It’s a long and winding road from Sa Pobla. | M. PINTO


It’s a long and winding road from Sa Pobla to the Ghent appeal court and the Belgian Constitutional Court. A rapper from Sa Pobla, one feels, is unlikely to have a song about a long and winding road ranked at number ninety out of the top 100 of his oeuvre by Rolling Stone magazine.

For The Beatles, ‘The Long and Winding Road’ was judged to have been ninetieth. Their oeuvre, which in this particular song’s case was McCartney on his own but was attributed to both he and Lennon, was substantial, to say the least. Their own road was long and winding, and it went much further than courts in Belgium.

In Majorca, one can travel a long and winding road - into the Tramuntana Mountains, for example. But with any road, there is long and there is long. The smaller the territory that hosts the road, the shorter the road is likely to be. One can get to the end of the road comparatively quickly. End of the road, and for an artist, it means the end. There is nowhere else to go.

For a rapper from Sa Pobla, specialising in the Catalan language, there are the possibilities offered by air and sea and therefore a larger world than that contained within Mallorca’s coasts. For one particular rapper from Sa Pobla, that world has extended to a foreign land. The long and winding road to Belgium, so it has been suggested, was a journey partly conducted with him in the boot of a car.

Valtonyc has been in exile in Belgium since May 2018. Had he entered prison when he had been scheduled to, he would now be preparing to leave, if indeed he had served the full 42 months term. From his Belgian home, he has recently been speaking about the latest twist in the long and winding legal process that has been avoiding extradition.

Extraordinarily enough, Valtonyc (aka Josep Miquel Arenas Beltrán from Sa Pobla) has managed to get the Belgian Constitutional Court to rule that an 1847 offence of ‘lèse majesté’ (an offence against the dignity of a reigning monarch or against a state) is unconstitutional as it infringes the freedom of speech. As such, Valtonyc cannot therefore be extradited to Spain for this offence.

Catalan rapper Valtonyc

One day, one guesses, the saga of Valtonyc will resolve itself. Might it be a triumphal return? A parade along Barcelona’s Gran Via de les Corts Catalanes perhaps. At 13.1 kilometres in length, it is the longest street in Catalonia and the second longest in Spain. But the Catalonia length will be all that matters (certainly not Spain’s) on an open-top bus procession with Carles Puigdemont and fellow exiles.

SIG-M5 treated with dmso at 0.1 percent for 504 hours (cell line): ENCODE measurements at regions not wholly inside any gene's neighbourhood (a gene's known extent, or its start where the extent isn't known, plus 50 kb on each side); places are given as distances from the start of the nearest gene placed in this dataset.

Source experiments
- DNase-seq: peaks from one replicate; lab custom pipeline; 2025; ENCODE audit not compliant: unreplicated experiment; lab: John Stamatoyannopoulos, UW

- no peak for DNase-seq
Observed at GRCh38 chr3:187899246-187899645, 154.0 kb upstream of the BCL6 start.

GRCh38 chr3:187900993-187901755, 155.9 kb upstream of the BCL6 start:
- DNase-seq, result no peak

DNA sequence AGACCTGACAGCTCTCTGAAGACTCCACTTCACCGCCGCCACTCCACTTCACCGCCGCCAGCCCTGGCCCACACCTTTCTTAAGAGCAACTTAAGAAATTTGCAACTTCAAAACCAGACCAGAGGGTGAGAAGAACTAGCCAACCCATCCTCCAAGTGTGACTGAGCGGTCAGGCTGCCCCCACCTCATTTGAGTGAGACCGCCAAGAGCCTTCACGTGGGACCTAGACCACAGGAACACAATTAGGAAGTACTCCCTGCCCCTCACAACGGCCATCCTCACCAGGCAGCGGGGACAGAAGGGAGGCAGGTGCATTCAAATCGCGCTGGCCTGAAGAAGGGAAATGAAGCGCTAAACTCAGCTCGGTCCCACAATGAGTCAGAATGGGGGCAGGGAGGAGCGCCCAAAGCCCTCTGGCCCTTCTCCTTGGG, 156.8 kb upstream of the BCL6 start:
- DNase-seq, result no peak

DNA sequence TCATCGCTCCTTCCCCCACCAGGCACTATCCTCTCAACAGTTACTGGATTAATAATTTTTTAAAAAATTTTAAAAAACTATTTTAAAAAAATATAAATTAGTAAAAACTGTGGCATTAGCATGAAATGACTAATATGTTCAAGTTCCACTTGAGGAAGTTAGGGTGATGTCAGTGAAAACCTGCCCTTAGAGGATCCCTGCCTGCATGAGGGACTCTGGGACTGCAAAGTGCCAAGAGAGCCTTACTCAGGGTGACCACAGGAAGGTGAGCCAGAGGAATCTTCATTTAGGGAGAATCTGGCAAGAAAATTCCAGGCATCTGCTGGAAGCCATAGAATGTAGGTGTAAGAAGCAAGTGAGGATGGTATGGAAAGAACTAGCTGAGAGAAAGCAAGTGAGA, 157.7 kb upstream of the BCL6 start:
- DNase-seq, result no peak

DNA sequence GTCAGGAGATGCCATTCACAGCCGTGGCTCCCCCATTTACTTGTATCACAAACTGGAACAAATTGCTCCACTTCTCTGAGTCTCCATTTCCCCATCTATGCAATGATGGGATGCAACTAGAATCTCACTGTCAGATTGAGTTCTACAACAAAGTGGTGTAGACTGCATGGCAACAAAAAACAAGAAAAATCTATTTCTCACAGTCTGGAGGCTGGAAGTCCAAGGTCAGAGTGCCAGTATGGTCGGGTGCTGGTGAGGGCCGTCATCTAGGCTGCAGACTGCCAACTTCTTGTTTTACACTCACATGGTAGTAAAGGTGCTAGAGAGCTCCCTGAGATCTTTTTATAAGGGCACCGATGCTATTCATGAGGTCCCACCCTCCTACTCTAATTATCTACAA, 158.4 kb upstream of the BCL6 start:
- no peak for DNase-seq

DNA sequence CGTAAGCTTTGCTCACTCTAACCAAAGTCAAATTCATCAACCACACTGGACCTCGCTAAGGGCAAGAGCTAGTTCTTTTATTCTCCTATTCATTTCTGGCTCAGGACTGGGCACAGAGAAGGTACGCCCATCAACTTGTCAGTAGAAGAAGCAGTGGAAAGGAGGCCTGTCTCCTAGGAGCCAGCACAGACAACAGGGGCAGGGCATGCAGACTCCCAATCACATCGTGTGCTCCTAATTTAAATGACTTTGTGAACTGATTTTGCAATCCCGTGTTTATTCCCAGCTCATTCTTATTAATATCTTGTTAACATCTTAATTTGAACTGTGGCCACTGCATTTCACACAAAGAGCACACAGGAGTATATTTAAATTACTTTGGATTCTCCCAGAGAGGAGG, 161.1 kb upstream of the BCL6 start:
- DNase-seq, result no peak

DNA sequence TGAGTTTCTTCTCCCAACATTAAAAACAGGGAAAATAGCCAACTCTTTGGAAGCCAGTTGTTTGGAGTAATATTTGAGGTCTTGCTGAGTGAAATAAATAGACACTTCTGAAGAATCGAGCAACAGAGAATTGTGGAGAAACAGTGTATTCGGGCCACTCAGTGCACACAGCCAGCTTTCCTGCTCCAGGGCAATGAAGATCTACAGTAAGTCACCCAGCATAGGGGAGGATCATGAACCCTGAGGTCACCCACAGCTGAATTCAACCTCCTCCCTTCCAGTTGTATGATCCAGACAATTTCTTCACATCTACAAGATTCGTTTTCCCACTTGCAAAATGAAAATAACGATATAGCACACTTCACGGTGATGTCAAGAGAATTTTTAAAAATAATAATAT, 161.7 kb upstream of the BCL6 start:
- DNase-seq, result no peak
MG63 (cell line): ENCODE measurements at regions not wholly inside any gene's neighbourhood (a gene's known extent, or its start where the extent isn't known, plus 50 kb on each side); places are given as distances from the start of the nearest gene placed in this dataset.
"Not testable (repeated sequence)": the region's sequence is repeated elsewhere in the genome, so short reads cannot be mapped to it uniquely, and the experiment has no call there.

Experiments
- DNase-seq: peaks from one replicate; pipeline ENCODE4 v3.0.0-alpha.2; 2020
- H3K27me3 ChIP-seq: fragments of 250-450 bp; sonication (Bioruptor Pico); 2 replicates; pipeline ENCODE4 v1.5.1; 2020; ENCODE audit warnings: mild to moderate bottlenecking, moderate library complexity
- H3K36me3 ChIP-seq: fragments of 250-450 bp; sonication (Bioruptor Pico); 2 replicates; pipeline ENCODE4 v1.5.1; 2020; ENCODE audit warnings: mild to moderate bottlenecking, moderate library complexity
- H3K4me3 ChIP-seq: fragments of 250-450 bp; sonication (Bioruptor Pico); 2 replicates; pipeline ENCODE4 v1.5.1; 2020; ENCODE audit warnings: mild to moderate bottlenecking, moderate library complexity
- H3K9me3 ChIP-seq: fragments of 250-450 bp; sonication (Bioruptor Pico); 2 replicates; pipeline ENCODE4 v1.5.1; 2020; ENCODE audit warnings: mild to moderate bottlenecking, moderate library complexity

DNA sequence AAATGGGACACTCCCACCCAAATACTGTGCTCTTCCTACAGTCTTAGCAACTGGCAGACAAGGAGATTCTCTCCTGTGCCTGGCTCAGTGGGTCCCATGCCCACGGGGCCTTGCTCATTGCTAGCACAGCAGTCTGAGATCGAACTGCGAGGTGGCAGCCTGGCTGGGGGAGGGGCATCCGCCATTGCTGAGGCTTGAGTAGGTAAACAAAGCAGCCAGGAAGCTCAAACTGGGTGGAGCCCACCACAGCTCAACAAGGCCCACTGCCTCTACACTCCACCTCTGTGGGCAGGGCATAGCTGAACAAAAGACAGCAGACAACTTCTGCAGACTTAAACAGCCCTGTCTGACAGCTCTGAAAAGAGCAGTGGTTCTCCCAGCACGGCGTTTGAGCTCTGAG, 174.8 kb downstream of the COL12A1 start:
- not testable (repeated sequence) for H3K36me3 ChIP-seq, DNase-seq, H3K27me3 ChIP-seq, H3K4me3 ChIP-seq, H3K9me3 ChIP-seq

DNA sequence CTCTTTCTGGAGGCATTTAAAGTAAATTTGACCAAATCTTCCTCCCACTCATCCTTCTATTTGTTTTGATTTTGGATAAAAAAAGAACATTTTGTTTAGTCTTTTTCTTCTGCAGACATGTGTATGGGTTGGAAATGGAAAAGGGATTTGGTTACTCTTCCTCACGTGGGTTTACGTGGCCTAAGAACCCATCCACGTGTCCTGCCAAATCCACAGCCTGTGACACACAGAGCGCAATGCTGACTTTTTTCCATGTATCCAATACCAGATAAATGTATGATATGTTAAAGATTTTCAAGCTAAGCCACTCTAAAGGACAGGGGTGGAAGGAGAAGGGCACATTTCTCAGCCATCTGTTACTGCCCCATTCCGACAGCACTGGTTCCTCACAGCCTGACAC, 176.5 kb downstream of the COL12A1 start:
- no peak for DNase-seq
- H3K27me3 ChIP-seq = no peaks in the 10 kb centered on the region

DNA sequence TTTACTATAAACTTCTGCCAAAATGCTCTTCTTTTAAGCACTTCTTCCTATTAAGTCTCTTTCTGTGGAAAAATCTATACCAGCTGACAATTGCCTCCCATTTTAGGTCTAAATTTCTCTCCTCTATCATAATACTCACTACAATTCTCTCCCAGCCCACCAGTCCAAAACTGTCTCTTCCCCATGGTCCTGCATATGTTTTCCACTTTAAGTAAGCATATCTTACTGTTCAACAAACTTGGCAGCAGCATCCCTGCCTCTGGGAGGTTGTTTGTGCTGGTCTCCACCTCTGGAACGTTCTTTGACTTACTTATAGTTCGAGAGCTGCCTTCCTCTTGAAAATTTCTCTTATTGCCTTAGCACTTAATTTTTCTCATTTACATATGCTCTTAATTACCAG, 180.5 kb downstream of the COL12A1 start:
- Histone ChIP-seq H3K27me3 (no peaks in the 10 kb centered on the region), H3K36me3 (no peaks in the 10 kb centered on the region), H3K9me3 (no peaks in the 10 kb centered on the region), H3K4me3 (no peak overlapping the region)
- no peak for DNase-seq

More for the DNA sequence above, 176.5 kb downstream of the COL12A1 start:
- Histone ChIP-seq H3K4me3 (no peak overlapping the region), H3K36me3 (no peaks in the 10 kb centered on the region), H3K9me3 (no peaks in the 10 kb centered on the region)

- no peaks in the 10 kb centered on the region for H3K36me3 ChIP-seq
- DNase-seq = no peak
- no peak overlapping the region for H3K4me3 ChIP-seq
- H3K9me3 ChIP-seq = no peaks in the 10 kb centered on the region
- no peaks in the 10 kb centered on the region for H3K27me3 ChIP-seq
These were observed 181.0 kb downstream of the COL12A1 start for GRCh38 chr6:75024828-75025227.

“I don’t know when it might be, but I hope to be able to do this (return) with my fellow exiles. Together. We have done a lot of work together. We deserve to go home together. I imagine it like that. For the return. And for friendship, loyalty and commitment.”
If this is how it is to be, the Gran Via would offer the perfect way. Long but not winding. The twists in the road will have been removed, such as the remaining small matter of 42 months, and the world will watch on, wondering to itself who the fellow with the beard and the glasses is and who looks like any other ordinary Josep from Sa Pobla, now aged 27 but quite possibly much older by the time that the bus makes its slow progress along the Gran Via.

Before the affair about his lyrics blew up - insulting the monarch, glorifying terrorism, etc. - Valtonyc was 18 and hardly a well-known name except perhaps to a minority youth following in Majorca. Since the affair, he has become extremely well known - to a local audience. That imaginary procession would grab global attention because of Puigdemont, not Josep Miquel.

Mallorca, and it would be the same for many other music acts of whatever genre principally directed at a young audience, is small. The opportunities are limited. Valtonyc has come to realise this. In an interview with the website Vilaweb, he said in response to a question about “coming home”: “I don’t think so. I enjoy living in Europe and having to speak at least three languages every day, meeting people from all over the world. I think that Mallorca would make me small. At the moment, I have many ambitions that would not be possible there.”

The island would be too small. The long and winding road in Mallorca is indeed not that long.

Or so it appears to Josep Miquel. Exile is an unusual way of broadening horizons, but that seems to have been what has happened. Europe offers more; Belgium anyway, and not just for rapping.

What to think of this view. In Mallorca, one can speak three languages in a day and meet people from all over the world. But this said, it is an island.